RANDOLPH, NJ- The 2016-17 season for the Randolph boys ice hockey team has been wrought with challenges, as injury and illness to an unusually high number of players has left the team with a non-typical record of 8-6-4.

However, senior night brought out the best in the Rams, as they showed a 13-2 Livingston team the difference between playing in the McInnis Conference and the Mennen Conference, by controlling the game and skating off with a 3-1 victory.

Before the game, the team held its annual ceremony to honor each senior’s dedication to the program, where each player presents flowers to their mothers and takes a family photo on the ice. 

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“The seniors on this years’ team have done an excellent job,” said Rams coach Rich McLaughlin.  “They come to practice and work hard each day, they all love hockey and are proud to play for their school.  It tells you a lot about them as people who work hard and do not always receive the praise they deserve.”

Hard work has long been the trademark that Randolph hockey is known for, and has helped the squad achieve tremendous success throughout the years.

“You have to want to make each other better, and you have to support each other through thick and thin,” said senior captain Jack Zimmer.  “Randolph Hockey has never been about flashy plays or highlight reel goals, it’s about working together, wearing other teams down, playing hard, sound defense and scoring gritty goals.  That's what it takes to make it to the 'big show.'

Against Livingston, the Rams broke out their workmanlike game, controlling play for much of the first period and firing 14 shots on net while holding the Lancers to only six.  The teams traded goals in the second, with JT Zangara scoring first for Randolph off assists from Jack and Will Zimmer. Livingston tied the game at one apiece just before the second period horn. 

But the Rams flexed their might in the third, getting two goals from Adam Redgate ( assisted by Justin Harper and Nick Civetta on the first, and by Zach Vino and Matt Siegel on the second ) to slam the door on Livingston and take a 3-1 victory.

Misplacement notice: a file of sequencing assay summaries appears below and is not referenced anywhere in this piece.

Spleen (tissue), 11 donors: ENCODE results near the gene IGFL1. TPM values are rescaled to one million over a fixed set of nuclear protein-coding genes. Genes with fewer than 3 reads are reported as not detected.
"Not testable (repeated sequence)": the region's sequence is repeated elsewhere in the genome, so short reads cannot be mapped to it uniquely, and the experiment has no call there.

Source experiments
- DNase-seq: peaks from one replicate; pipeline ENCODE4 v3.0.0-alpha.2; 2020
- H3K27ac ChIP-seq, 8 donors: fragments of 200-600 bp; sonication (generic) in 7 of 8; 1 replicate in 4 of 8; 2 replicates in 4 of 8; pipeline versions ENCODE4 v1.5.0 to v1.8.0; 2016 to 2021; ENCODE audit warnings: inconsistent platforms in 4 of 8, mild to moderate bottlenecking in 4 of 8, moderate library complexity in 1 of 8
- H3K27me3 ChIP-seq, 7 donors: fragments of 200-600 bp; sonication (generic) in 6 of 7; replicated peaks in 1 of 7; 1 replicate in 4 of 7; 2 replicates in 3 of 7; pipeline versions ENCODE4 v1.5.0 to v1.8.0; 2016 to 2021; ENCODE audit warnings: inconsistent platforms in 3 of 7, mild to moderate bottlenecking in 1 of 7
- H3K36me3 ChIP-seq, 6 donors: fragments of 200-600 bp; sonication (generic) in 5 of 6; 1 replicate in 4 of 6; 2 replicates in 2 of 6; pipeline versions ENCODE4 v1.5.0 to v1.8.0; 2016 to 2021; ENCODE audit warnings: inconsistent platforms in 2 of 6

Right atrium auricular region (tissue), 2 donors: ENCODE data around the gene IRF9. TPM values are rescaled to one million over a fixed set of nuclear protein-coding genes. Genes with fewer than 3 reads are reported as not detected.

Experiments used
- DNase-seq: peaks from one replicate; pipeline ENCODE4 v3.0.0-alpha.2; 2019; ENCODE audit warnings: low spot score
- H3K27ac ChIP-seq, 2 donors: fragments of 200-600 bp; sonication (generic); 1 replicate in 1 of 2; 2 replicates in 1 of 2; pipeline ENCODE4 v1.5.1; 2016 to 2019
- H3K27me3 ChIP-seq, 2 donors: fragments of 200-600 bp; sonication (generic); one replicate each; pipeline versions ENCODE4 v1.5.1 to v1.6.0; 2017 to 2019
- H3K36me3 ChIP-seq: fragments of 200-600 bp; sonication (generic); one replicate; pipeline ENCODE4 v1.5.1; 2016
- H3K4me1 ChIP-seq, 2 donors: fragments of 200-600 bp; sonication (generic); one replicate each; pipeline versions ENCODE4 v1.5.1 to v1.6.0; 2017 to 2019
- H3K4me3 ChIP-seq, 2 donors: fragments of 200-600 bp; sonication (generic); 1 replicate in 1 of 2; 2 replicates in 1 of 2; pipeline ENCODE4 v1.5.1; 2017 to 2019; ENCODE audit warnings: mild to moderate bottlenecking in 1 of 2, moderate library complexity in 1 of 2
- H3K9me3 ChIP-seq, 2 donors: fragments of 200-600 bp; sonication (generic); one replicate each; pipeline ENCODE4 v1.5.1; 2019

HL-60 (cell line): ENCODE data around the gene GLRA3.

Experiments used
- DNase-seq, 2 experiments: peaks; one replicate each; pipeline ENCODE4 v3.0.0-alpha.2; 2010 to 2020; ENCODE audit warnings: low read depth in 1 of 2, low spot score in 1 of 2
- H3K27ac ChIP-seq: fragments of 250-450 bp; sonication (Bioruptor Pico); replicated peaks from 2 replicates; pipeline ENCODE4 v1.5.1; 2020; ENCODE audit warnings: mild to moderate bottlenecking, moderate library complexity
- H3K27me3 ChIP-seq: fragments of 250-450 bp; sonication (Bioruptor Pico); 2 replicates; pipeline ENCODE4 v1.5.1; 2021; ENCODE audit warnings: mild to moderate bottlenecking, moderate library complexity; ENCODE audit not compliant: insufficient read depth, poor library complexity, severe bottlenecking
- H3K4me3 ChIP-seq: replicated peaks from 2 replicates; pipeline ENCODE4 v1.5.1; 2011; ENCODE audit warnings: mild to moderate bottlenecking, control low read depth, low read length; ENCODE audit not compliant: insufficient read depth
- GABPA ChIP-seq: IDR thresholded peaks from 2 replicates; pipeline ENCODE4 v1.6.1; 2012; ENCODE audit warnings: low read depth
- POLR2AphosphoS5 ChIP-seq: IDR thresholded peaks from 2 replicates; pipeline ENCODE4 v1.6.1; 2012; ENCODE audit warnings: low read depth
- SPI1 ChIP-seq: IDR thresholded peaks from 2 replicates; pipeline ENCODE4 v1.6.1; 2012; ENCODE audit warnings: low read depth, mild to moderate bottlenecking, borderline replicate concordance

“Ultimately, we want to find ourselves at the prudential center ( for state finals ),” said goalie and senior captain Luc Swedlund. “These guys have battled all year, I don't think any team has had to battle though the injuries, sickness that we have. We have always preached peaking at the best time and we have a great opportunity to find ourselves over the next month.”

With one game remaining in the regular season, and the Mennen Cup tournament about to begin, there is no better time than now for the Rams to get on a run.  For the seniors, this is the home stretch of their RHS careers.

“Randolph Ice Hockey means so much more than just throwing on a jersey,” said Zimmer.  “Playing for this team the last four years and representing that 'R' has been an absolute honor.  Randolph Hockey has provided me with work ethic, confidence, and sense of working for a common goal.  These are all leadership skills that are necessary in life.”

To underclassmen, and to younger middle school hockey players who aspire to play for RHS one day, Swedlund offered some advice.

“Appreciate this opportunity when you get here, love to have practice every day because one day it'll end, and you'll miss it,” said Swedlund.  Be motivated, take criticism, understand your role, and keep Randolph hockey where it has been for many years.”

Coach McLaughlin is about to complete his 26th year at the helm.  He has seen many graduating classes come and go in that time, and has had a similar message for them all over the years.

“These kids all came into the program as ninth graders with hopes of playing for Randolph, and each has worked very hard to do so,” said McLaughlin, when asked about this years’ class of seniors. “They never quit which is a great character trait they can use the rest of their lives. I tell them, ‘if they want something bad enough, and are willing to put in the time and effort, they can do great things in life.’”